Posts Tagged: gentrification

Empathy Is Cheap: A Conversation with Brandon Harris

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Brandon Harris discusses his memoir Making Rent in Bed-Stuy, gentrification in New York City and Brooklyn, the homogenization of American cities by corporate America, and whiteness of film culture. ...more

The Storming Bohemian Punks the Muse #29: Poetry Is an Affliction

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On Thursday night, May 25, an amazing event will take place outside a BART train station in the Mission District of San Francisco, as it has every Thursday night for the past fourteen years.

If you were to pass by, you might not even notice what is taking place.

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The Rumpus Poetry Book Club Chat with Adrian Matejka

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Adrian Matejka discusses his new collection Map to the Stars, writing about poverty in contemporary poetry, and how racism maintains its place in our society. ...more

The Rumpus Interview with Emily Raboteau

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Emily Raboteau discusses her essay, “Know Your Rights!” from the collection, The Fire This Time, what she loves about motherhood, and why it’s time for White America to get uncomfortable. ...more

The Rumpus Interview with Jacqueline Woodson

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Jacqueline Woodson discusses her latest novel Another Brooklyn, the little deaths of lost friendships, and her work with children across the country as the Poetry Foundation's Young People's Poet Laureate. ...more

This Week in Indie Bookstores

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thisweekinindiebookstores

Just announced today: beloved Brooklyn bookstore BookCourt is closing after 35 years in business.

Independent booksellers were the focus of a panel at the Miami Book Fair—discussion focused on how big business was surprised that small business strategies could be useful in selling books.

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The Saturday Rumpus Essay: Twenty-Three Pieces of the Sunset Bowl

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[A]ll over town, pits in the ground stayed pits in the ground. Those cavities were my consolation. For the moment, we were all in the hole. ...more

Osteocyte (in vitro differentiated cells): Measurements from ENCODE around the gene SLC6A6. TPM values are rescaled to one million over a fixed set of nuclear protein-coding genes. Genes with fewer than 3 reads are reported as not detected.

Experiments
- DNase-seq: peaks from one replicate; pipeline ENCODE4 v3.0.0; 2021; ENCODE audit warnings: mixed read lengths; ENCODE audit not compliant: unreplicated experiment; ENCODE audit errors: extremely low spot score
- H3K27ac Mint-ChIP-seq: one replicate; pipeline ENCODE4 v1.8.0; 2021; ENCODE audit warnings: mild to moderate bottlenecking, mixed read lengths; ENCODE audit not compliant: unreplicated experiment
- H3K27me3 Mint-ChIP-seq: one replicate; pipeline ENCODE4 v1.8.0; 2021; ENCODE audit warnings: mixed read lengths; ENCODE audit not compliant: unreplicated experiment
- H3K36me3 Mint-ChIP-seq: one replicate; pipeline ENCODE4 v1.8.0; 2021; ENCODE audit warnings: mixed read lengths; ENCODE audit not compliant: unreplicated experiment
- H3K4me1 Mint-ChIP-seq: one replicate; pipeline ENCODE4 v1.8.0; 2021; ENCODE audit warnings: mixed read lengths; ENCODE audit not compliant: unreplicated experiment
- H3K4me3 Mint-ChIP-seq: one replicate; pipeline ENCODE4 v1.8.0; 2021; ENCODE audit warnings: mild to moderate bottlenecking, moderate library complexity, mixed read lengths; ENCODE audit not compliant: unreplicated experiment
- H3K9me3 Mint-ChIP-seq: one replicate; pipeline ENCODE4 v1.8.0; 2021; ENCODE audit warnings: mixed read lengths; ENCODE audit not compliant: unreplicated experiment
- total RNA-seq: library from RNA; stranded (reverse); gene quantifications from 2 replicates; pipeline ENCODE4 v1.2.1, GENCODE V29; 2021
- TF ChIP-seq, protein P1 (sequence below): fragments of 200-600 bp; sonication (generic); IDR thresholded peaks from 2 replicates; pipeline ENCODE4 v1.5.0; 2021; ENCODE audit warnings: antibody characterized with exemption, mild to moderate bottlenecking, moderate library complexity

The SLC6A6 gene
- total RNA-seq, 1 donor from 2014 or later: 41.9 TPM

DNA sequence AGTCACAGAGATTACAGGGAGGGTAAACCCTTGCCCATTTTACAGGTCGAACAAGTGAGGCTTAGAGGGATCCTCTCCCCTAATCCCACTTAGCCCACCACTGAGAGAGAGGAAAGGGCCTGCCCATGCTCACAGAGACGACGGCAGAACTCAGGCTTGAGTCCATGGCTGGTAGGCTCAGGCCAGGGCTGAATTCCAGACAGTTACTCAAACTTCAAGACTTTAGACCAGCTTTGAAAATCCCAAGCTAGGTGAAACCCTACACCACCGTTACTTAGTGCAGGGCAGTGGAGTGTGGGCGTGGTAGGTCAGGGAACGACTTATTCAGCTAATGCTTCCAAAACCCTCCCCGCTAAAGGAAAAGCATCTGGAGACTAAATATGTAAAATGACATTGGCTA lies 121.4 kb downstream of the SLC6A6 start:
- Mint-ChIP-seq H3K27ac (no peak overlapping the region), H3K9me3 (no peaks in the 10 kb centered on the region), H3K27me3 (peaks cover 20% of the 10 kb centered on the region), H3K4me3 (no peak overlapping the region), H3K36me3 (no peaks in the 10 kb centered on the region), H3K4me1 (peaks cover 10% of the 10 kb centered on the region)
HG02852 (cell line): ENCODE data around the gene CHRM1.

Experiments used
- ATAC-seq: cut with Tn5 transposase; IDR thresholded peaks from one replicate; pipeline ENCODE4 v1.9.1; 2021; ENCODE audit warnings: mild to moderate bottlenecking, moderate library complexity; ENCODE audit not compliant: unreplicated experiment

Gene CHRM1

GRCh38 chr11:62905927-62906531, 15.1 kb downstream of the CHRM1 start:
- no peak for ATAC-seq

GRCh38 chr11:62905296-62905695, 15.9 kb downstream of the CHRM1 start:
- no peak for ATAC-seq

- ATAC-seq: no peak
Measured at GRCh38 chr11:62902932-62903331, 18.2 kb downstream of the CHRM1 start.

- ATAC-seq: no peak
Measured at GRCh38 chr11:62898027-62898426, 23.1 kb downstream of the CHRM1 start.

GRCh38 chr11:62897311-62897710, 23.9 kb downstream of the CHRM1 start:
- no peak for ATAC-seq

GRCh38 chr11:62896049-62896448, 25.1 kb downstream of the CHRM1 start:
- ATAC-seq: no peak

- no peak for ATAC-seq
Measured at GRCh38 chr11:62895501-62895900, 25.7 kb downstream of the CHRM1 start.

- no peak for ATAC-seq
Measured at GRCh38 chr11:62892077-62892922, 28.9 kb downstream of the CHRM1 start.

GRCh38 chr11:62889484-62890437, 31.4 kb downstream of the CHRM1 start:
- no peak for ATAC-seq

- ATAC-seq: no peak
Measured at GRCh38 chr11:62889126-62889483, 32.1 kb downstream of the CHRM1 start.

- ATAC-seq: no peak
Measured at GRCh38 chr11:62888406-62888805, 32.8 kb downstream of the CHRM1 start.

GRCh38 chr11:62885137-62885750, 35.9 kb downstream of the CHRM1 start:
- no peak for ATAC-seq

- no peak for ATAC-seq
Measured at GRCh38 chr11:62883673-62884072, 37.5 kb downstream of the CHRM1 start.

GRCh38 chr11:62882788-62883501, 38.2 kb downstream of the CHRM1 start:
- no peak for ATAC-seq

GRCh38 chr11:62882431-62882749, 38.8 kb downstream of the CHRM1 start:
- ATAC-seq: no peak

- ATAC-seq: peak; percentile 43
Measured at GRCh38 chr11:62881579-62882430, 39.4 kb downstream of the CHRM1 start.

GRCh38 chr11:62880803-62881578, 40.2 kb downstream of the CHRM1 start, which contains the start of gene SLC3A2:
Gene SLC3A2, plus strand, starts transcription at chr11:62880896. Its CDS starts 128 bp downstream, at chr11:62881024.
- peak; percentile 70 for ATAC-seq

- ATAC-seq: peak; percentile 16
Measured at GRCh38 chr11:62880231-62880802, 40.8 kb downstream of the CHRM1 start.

Sound & Vision: Ebru Yildiz

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Brooklyn-based photographer Ebru Yildiz talks with Allyson McCabe about shooting concert photos, moving to New York from Turkey, and discovering the city’s music scene. ...more

Save Langston Hughes’s Harlem Home

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Award-winning author Renée Watson is fighting to save the house that Langston Hughes lived in through much of the 1950s and 60s, until his death in 1967, Heather Long reports for CNN. Watson launched an Indiegogo campaign to rescue the brownstone and preserve its literary history—donate here today to make sure we don’t lose this important piece of American poetry’s past.

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The Commune

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Our house, we believed, was a microcosm of that country. Every month, we’d gather at the kitchen table for our house meeting, where we, like politicians, unveiled our big plans for change. ...more

The Rumpus Interview with Asali Solomon

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Asali Solomon discusses her debut novel, Disgruntled, narrative structure, the mythology of memory and place, and returning to Philadelphia after years away. ...more

The Conversation: Jayson Smith and A. H. Jerriod Avant

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My responsibility is to not be negligent and cause unnecessary harm. To a listener or reader. My allegiance is only to truth. ...more

The Conversation: Hanif Willis-Abdurraqib and Paul Tran

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The sitting down to write, convincing myself that my voice matters, even though there are so many telling me that it doesn’t. ...more

History for the Layman

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Electric Literature’s Dan Sheehan interviews Eagles Prize finalist DW Gibson, whose recent book The Edge Becomes Center explores the gentrification of New York City neighborhoods through the oral histories of those who experienced it firsthand:

I wanted to find a way to make the subject meaningful and alive for the layman… Oral history makes that possible because it gets away from the idea of one person explaining the phenomenon and plants us squarely inside the phenomenon.

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The Rumpus Interview with Daniel José Older

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Author Daniel José Older talks about his new novel, Shadowshaper, noir influence in urban fantasy, gentrification, white privilege and the publishing industry, and why we need diverse books, now more than ever. ...more

What Are We Supposed to Do About Gentrification?

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We’ve previously written a bit about gentrification, particularly in San Francisco.

Gabriel Metcalf, writing for the Atlantic‘s Cities blog, has some thoughts about what caused the problem and what we might try to do to solve it:

Many outspoken citizens did—and continue to do—everything possible to fight new high-density development or, as they saw it, protecting the city from undesirable change.

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